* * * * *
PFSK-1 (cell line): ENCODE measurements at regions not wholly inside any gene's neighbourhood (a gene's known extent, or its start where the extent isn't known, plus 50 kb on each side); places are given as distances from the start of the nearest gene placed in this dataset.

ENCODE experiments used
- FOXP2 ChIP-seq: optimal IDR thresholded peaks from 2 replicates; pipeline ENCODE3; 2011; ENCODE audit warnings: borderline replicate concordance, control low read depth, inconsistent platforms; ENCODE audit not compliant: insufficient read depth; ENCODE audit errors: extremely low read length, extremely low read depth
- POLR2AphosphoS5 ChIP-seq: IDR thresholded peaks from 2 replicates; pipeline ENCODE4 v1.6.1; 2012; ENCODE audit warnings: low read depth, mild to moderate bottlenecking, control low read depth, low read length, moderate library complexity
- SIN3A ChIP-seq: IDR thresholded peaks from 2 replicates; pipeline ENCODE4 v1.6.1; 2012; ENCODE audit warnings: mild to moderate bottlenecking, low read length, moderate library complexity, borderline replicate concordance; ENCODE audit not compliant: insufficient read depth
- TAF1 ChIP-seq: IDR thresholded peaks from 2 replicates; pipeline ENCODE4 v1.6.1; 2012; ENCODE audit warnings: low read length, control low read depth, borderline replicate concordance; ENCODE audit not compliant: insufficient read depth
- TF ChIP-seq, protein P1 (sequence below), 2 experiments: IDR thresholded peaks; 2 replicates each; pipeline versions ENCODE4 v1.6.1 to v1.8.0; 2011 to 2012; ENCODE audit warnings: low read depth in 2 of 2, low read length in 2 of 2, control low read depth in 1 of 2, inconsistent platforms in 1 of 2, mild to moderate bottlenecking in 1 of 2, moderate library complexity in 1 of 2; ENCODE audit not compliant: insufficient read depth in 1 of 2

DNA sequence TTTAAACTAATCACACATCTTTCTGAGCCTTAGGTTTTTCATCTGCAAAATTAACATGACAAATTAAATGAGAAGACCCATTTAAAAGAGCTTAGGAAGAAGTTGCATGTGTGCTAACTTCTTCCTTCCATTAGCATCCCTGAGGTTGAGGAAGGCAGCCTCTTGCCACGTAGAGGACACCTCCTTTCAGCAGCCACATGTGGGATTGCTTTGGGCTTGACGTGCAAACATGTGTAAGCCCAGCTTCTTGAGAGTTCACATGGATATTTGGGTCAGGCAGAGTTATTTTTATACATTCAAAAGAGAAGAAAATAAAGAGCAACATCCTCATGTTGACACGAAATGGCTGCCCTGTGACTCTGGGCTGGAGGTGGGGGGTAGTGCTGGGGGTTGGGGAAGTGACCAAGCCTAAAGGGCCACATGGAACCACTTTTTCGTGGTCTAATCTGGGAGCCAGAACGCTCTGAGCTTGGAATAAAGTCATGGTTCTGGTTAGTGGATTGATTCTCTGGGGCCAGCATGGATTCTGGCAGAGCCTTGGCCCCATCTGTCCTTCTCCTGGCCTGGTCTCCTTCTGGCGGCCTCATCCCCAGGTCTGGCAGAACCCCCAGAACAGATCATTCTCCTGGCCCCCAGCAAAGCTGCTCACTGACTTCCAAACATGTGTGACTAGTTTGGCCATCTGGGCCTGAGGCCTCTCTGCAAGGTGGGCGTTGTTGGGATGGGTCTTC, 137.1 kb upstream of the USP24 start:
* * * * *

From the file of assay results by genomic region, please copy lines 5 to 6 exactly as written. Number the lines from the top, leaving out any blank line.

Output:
- SIN3A ChIP-seq: IDR thresholded peaks from 2 replicates; pipeline ENCODE4 v1.6.1; 2012; ENCODE audit warnings: mild to moderate bottlenecking, low read length, moderate library complexity, borderline replicate concordance; ENCODE audit not compliant: insufficient read depth
- TAF1 ChIP-seq: IDR thresholded peaks from 2 replicates; pipeline ENCODE4 v1.6.1; 2012; ENCODE audit warnings: low read length, control low read depth, borderline replicate concordance; ENCODE audit not compliant: insufficient read depth